The case, Sessions v. Dimaya, was about a foreign national who was convicted twice of burglary and was ordered to be deported by the Obama administration. The Ninth Circuit stepped in and said the clause of the law used to deport him was unconstitutional…
Posted April 18, 2018 by Daniel Horowitz
The “but Gorsuch…” rallying cry for voting GOP is starting to run out of gas as the judiciary gets worse and worse and even “our” appointees find some convoluted reason to go along with the left-wing judicial supremacists who make a mockery of the will of the people.
In case you thought courts granting new rights to criminal aliens was a pastime only of the left-wing judges on the Ninth Circuit, think again. Yesterday, Neil Gorsuch joined with the four most extreme-left justices to rule that an entire statute of Congress mandating deportation for criminal aliens convicted of a crime of violence is “unconstitutionally vague.” While many conservative commentators defending and even championing his opinion are focusing on the regulatory aspect of Gorsuch’s rationale as it applies to general criminal law, they fail to observe that this is truly unprecedented and divorced from our entire history of immigration jurisprudence on deportations.
The case, Sessions v. Dimaya, was about a foreign national who was convicted twice of burglary and was ordered to be deported by the Obama administration. The Ninth Circuit stepped in and said the clause of the law used to deport him was unconstitutional, because it is evidently unconstitutional to enforce our own immigration laws unless we spell out every possible crime in the statute so that foreign nationals know the entire laundry list of crimes for which they can be deported. A right to know! (More on the background here)
The Supreme Court score was tied at 4-4, as even Anthony Kennedy agreed that we have a sovereign right to deport anyone pursuant to statute. By definition, a deportation statute cannot be unconstitutional unless the individual is a citizen. This was the quintessential case that was reheard so that Gorsuch could hear the case and cast his vote. Surprise! He was the deciding vote for the other side.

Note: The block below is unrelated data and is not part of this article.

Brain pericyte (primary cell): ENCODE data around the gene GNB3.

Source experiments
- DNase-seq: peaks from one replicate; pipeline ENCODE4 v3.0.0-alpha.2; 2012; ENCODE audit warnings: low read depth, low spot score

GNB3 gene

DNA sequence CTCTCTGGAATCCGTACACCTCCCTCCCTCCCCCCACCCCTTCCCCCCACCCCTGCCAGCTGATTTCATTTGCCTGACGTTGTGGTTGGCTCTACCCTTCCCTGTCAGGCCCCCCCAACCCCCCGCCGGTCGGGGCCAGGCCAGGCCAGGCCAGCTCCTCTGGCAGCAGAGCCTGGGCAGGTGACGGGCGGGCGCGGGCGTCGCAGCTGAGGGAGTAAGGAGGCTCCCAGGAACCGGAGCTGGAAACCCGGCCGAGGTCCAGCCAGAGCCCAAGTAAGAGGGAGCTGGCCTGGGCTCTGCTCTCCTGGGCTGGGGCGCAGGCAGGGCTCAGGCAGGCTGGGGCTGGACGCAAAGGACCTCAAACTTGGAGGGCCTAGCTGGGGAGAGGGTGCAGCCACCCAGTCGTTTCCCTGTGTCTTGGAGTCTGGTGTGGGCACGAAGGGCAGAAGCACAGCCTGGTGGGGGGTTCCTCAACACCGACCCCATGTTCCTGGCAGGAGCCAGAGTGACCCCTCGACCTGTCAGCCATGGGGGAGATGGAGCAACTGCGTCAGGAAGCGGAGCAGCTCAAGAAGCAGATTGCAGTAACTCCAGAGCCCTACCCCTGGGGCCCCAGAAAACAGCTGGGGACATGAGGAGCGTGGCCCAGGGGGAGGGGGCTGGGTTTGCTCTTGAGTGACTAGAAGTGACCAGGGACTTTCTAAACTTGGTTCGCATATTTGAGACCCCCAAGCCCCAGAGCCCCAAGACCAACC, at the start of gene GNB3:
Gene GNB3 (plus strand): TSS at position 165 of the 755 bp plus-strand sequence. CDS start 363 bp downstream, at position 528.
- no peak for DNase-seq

Deportation is different from criminal punishment of citizens
During oral arguments, I posted an article warning about Gorsuch’s line of questioning and why he was wrong to treat immigration like any other area of criminal law requiring a robust level of due process and prospective enumeration of the exact crime. Gorsuch’s entire argument misses the point that immigration is different altogether. No foreign national has the right to remain here against the will of the political branches. Gorsuch dealt with this point in only one sentence when he acknowledged the president’s power over immigration, but charged that “to acknowledge that the president has broad authority to act in this general area supplies no justification for allowing judges to give content to an impermissibly vague law.”
This is a very disturbing line of argument. Gorsuch is suggesting that it is automatically the court’s job to control the permissibility of a deportation. In reality, courts have no authority to block deportations unless a statute explicitly allows someone to stay. In this case, no sane person could have thought that committing two burglaries wouldn’t risk the criminal’s immigration status. Indeed, not a single judge ever thought to mess with this statute for decades. Similar statutes have been on the books since colonial times. Yet Gorsuch has the hubris to throw out the plenary power doctrine on immigration without even addressing it. “This Court has repeatedly emphasized that ‘over no conceivable subject is the legislative power of Congress more complete than it is over’ the admission of aliens.”
What is even more disconcerting and broadly consequential is that Gorsuch conflates deportation with a criminal penalty. Even if Gorsuch were correct about addig a strict “fair notice standard” into the due process clause and even broadly applying it to foreign nationals, he fails to acknowledge that an uninterrupted stream of settled case law deems deportation as an extension of sovereignty, not a criminal punishment. Sure, we can’t indefinitely detain (without intent to deport) even an illegal alien without due process, but we can say goodbye to any illegal or legal immigrant we don’t want.
James Iredell, one of the authors of Article III of the Constitution and a founding member of the Supreme Court, addressed this principle in 1799:
“[A]ny alien coming to this country must or ought to know, that this being an independent nation, it has all the rights concerning the removal of aliens which belong by the law of nations to any other; that while he remains in the country in the character of an alien, he can claim no other privilege than such as an alien is entitled to, and consequently, whatever [risk] he may incur in that capacity is incurred voluntarily, with the hope that in due time by his unexceptionable conduct, he may become a citizen of the United States.”
As a side note, Iredell wrote in a 1787 letter that any law “should be unconstitutional beyond dispute before it is pronounced such.”